Heterotrophic bacteria are bacteria that utilize organic matter and can degenerate organic matter in the growing environment as a nutrient for its growth. Organic matter is the main source of carbon and energy for the growth of heterotrophic bacteria. Organic matter was decomposed by heterotrophic bacteria through the oxidation process, which is the process of breaking down complex compounds into simpler compounds. Heterotrophic bacteria play an important role in maintaining the balance of water quality because heterotrophic bacteria can digest materials directly from the abiotic environment, from material released as a result of excretion of fish, or from dead organisms in aquatic ecosystems. Organic materials in the water are decomposed by heterotrophic bacterial into inorganic compounds, and the nutrient turned into potential biomass for the growth of heterotrophic bacteria.

The role of bacteria in pond sediments is to produce extracellular enzymes (Protease, cellulase, and amylase). Extracellular enzyme-producing bacteria can be the initial reference as bioremediation agents. Enzymes are protein molecules that act as catalysts in enzymatic reactions. Enzymes act as catalysts to accelerate biochemical reactions in pond soil and water in the bioremediation process. When the enzyme is added to aquaculture water or spreads on pond soil, enzymes can degrade the main elements of organic matter found in ponds.

Enzymes can be produced and excreted by several microbes. Extracellular enzymes (proteases, cellulase, and amylase) are produced during aerobic fermentation of organic matter by microorganisms, for example, Bacillus. Extracellular enzymes are enzymes that work outside the cell. These enzymes change the nutrient so that it can enter the cell. For example, amylase breaks down starch into simple sugars.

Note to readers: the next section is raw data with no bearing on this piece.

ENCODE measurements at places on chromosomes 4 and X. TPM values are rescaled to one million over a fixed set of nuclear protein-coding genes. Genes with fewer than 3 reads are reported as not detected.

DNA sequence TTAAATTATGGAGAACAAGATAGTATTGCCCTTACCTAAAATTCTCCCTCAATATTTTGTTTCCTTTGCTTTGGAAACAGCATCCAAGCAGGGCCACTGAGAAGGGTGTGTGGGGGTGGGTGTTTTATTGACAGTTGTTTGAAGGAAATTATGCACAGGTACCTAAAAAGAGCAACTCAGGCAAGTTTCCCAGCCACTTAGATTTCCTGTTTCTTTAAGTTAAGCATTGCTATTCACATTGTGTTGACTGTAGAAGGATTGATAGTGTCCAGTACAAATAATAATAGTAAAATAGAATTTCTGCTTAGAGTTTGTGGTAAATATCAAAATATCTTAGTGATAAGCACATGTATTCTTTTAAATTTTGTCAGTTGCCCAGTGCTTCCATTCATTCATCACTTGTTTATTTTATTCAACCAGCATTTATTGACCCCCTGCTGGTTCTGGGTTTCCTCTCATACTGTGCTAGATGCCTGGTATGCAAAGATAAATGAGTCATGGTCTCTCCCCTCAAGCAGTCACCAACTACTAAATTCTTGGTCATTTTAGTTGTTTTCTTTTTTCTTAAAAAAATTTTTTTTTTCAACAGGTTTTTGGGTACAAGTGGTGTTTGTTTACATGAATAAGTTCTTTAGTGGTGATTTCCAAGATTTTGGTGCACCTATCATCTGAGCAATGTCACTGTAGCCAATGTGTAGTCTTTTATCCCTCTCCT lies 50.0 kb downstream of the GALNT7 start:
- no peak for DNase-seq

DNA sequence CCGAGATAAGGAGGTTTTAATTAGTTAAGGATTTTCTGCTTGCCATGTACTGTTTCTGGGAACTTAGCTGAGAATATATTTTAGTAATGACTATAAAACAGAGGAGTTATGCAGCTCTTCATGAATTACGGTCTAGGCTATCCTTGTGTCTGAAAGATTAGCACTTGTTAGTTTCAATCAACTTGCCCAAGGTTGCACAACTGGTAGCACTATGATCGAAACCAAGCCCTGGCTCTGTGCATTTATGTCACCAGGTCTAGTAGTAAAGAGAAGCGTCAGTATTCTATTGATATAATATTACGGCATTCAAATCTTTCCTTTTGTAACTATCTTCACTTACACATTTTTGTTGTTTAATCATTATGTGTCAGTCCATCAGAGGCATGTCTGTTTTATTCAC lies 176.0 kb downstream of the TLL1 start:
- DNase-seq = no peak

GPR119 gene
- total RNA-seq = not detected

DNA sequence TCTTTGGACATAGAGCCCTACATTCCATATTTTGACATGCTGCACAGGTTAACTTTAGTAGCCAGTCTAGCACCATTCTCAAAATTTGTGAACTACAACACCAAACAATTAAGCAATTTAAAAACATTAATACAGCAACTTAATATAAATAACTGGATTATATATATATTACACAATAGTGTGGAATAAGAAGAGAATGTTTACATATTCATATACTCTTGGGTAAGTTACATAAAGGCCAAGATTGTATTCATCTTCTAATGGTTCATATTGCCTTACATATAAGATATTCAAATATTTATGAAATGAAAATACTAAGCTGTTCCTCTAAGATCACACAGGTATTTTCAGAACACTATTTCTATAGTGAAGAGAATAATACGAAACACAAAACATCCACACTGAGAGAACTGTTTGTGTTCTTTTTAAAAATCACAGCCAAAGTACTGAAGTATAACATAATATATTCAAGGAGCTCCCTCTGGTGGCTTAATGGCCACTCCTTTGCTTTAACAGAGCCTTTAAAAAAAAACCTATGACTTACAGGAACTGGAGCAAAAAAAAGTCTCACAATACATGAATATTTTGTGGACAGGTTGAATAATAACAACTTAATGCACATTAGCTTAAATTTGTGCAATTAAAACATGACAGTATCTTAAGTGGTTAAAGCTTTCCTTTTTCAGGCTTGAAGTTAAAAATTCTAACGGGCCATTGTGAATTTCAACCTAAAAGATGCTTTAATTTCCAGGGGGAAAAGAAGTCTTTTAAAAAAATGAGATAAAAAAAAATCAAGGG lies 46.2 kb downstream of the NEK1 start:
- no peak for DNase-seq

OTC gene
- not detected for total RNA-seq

Heterotrophic bacteria can produce extracellular enzymes needed for bioremediation of organic waste. Heterotrophic bacteria help the process of decomposition of organic nitrogen waste from feed and metabolic waste and then converted to bacterial biomass. To live, microorganisms need nutrients coming from outside the cell, so microorganisms in fulfilling nutritional needs actively produce and secrete digestive enzymes or hydrolyze complex compounds into simple compounds that can enter the cell.

Out of twenty bacterial isolates found from pond sediments, 4 bacterial isolates can produce proteolytic, amylolytic and cellulolytic extracellular enzymes. The four isolates are Bacillus thuringiensisBacillus lentus , Bacillus sphaericus, and Corynebacterium pilosum.

Author: Luthfiana Aprilianita Sari, S.Pi., M.Sc.

Related article at:

OA Artha1, Sudarno1, H Pramono2 and LA Sari1

Identification of extracellular enzyme-producing bacteria (proteolytic, cellulolytic, and amylolytic) in the sediment of extensive ponds in Tanggulrejo, Gresik

Published under licence by IOP Publishing Ltd

IOP Conference Series: Earth and Environmental Science, Volume 236, conference 1


Online ISSN: 1755-1315/ Print ISSN: 1755-1307